gittutorial-2(7) — Linux manual page


GITTUTORIAL-2(7)               Git Manual               GITTUTORIAL-2(7)

NAME         top

       gittutorial-2 - A tutorial introduction to Git: part two

SYNOPSIS         top

       git *

DESCRIPTION         top

       You should work through gittutorial(7) before reading this

       The goal of this tutorial is to introduce two fundamental pieces
       of Git’s architecture—the object database and the index file—and
       to provide the reader with everything necessary to understand the
       rest of the Git documentation.


       Let’s start a new project and create a small amount of history:

           $ mkdir test-project
           $ cd test-project
           $ git init
           Initialized empty Git repository in .git/
           $ echo 'hello world' > file.txt
           $ git add .
           $ git commit -a -m "initial commit"
           [master (root-commit) 54196cc] initial commit
            1 file changed, 1 insertion(+)
            create mode 100644 file.txt
           $ echo 'hello world!' >file.txt
           $ git commit -a -m "add emphasis"
           [master c4d59f3] add emphasis
            1 file changed, 1 insertion(+), 1 deletion(-)

       What are the 7 digits of hex that Git responded to the commit

       We saw in part one of the tutorial that commits have names like
       this. It turns out that every object in the Git history is stored
       under a 40-digit hex name. That name is the SHA-1 hash of the
       object’s contents; among other things, this ensures that Git will
       never store the same data twice (since identical data is given an
       identical SHA-1 name), and that the contents of a Git object will
       never change (since that would change the object’s name as well).
       The 7 char hex strings here are simply the abbreviation of such
       40 character long strings. Abbreviations can be used everywhere
       where the 40 character strings can be used, so long as they are

       It is expected that the content of the commit object you created
       while following the example above generates a different SHA-1
       hash than the one shown above because the commit object records
       the time when it was created and the name of the person
       performing the commit.

       We can ask Git about this particular object with the cat-file
       command. Don’t copy the 40 hex digits from this example but use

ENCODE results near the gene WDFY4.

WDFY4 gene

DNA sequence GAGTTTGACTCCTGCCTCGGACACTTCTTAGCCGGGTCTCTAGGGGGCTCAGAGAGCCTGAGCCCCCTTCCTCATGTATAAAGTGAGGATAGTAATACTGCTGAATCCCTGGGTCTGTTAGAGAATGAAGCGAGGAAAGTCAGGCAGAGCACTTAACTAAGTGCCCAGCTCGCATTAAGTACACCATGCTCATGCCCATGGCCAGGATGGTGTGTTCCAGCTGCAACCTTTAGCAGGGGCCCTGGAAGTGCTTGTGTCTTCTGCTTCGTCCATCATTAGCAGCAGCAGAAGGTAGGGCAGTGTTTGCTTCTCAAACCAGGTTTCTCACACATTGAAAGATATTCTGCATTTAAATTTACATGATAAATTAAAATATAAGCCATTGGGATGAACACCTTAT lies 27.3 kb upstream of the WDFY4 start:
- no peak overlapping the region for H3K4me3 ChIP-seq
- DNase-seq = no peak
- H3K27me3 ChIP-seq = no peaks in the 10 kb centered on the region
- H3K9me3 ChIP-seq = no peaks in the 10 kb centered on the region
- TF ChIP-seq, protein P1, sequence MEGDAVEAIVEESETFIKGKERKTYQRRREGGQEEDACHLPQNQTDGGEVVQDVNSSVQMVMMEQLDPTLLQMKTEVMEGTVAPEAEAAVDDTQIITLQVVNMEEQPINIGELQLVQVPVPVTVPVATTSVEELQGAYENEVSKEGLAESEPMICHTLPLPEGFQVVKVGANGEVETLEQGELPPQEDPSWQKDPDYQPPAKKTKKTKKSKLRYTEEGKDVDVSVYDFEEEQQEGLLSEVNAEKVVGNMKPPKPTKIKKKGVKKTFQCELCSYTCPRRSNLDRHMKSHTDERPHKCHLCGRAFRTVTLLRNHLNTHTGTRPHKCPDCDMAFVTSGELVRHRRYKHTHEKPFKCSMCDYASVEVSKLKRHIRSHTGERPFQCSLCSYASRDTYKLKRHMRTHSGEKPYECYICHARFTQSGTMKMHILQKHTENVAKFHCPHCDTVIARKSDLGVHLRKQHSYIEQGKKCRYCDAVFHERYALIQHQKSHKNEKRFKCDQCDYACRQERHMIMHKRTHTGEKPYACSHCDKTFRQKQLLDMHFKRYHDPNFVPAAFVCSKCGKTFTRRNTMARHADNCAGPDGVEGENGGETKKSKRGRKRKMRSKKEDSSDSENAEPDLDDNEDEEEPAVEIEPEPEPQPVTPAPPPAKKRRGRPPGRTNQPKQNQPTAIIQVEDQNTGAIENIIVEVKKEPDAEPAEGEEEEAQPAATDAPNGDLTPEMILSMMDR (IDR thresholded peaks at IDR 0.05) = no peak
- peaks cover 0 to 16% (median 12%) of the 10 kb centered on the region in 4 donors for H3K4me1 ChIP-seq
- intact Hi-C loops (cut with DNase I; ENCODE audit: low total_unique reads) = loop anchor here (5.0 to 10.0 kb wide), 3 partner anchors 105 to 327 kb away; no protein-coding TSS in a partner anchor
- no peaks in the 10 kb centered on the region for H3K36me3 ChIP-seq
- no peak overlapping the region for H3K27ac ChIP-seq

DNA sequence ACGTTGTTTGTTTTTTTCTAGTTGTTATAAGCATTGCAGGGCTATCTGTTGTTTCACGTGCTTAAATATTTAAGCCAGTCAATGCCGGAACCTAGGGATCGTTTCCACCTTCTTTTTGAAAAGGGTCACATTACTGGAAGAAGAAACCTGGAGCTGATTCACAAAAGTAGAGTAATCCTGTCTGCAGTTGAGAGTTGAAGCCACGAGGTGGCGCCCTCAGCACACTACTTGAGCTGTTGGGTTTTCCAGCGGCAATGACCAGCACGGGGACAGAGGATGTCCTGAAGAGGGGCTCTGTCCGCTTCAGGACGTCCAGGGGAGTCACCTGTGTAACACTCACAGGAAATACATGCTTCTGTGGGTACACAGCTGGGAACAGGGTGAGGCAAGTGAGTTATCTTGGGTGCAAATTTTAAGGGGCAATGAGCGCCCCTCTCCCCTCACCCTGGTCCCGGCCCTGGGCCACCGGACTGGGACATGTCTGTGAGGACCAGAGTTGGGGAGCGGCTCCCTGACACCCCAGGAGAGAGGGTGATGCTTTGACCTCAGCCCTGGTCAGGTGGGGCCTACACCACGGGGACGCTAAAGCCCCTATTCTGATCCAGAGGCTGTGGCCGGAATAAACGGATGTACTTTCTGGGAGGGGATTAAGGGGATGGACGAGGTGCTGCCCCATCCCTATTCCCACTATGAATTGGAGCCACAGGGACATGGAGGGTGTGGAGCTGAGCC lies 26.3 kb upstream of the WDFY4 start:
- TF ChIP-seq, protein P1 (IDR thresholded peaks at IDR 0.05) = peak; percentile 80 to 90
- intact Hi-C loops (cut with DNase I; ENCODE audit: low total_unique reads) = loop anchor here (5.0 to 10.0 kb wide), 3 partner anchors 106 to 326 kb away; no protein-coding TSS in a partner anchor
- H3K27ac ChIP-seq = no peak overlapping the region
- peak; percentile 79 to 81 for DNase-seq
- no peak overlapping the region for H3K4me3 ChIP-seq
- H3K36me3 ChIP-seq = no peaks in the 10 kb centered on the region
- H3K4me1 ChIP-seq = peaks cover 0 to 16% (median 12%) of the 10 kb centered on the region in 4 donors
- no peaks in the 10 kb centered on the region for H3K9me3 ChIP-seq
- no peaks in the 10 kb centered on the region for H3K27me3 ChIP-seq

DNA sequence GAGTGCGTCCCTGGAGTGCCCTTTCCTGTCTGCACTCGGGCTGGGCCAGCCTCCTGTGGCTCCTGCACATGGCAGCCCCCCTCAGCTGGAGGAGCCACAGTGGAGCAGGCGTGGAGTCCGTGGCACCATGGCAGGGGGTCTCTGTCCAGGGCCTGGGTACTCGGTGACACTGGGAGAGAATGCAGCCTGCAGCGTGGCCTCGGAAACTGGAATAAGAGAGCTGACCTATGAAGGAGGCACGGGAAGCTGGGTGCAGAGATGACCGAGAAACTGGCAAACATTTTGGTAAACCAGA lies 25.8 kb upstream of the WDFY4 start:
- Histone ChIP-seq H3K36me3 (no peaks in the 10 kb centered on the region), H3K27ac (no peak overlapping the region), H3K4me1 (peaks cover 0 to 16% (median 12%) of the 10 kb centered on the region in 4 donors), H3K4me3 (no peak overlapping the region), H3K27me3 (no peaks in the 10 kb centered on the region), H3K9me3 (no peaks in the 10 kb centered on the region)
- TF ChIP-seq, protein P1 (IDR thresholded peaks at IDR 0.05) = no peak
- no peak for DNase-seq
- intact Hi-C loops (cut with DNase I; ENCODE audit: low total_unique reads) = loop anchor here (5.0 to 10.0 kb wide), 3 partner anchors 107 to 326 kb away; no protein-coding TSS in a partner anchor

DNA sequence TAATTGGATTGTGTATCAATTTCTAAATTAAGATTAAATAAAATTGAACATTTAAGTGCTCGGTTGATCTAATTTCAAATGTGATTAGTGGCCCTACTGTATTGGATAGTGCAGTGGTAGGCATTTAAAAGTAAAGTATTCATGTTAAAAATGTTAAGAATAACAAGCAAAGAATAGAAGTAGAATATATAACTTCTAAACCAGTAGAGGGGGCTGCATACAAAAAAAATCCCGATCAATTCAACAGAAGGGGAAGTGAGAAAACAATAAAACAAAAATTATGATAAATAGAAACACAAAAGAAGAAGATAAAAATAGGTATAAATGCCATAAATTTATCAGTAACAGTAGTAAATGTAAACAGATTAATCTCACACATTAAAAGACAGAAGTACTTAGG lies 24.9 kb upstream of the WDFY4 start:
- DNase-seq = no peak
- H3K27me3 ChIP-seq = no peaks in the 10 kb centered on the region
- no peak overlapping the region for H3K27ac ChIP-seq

those from your own version. Note that you can shorten it to only
       a few characters to save yourself typing all 40 hex digits:

           $ git cat-file -t 54196cc2
           $ git cat-file commit 54196cc2
           tree 92b8b694ffb1675e5975148e1121810081dbdffe
           author J. Bruce Fields <> 1143414668 -0500
           committer J. Bruce Fields <> 1143414668 -0500

           initial commit

       A tree can refer to one or more "blob" objects, each
       corresponding to a file. In addition, a tree can also refer to
       other tree objects, thus creating a directory hierarchy. You can
       examine the contents of any tree using ls-tree (remember that a
       long enough initial portion of the SHA-1 will also work):

           $ git ls-tree 92b8b694
           100644 blob 3b18e512dba79e4c8300dd08aeb37f8e728b8dad    file.txt

       Thus we see that this tree has one file in it. The SHA-1 hash is
       a reference to that file’s data:

           $ git cat-file -t 3b18e512

       A "blob" is just file data, which we can also examine with

           $ git cat-file blob 3b18e512
           hello world

       Note that this is the old file data; so the object that Git named
       in its response to the initial tree was a tree with a snapshot of
       the directory state that was recorded by the first commit.

       All of these objects are stored under their SHA-1 names inside
       the Git directory:

           $ find .git/objects/

       and the contents of these files is just the compressed data plus
       a header identifying their length and their type. The type is
       either a blob, a tree, a commit, or a tag.

       The simplest commit to find is the HEAD commit, which we can find
       from .git/HEAD:

           $ cat .git/HEAD
           ref: refs/heads/master

       As you can see, this tells us which branch we’re currently on,
       and it tells us this by naming a file under the .git directory,
       which itself contains a SHA-1 name referring to a commit object,
       which we can examine with cat-file:

           $ cat .git/refs/heads/master
           $ git cat-file -t c4d59f39
           $ git cat-file commit c4d59f39
           tree d0492b368b66bdabf2ac1fd8c92b39d3db916e59
           parent 54196cc2703dc165cbd373a65a4dcf22d50ae7f7
           author J. Bruce Fields <> 1143418702 -0500
           committer J. Bruce Fields <> 1143418702 -0500

           add emphasis

       The "tree" object here refers to the new state of the tree: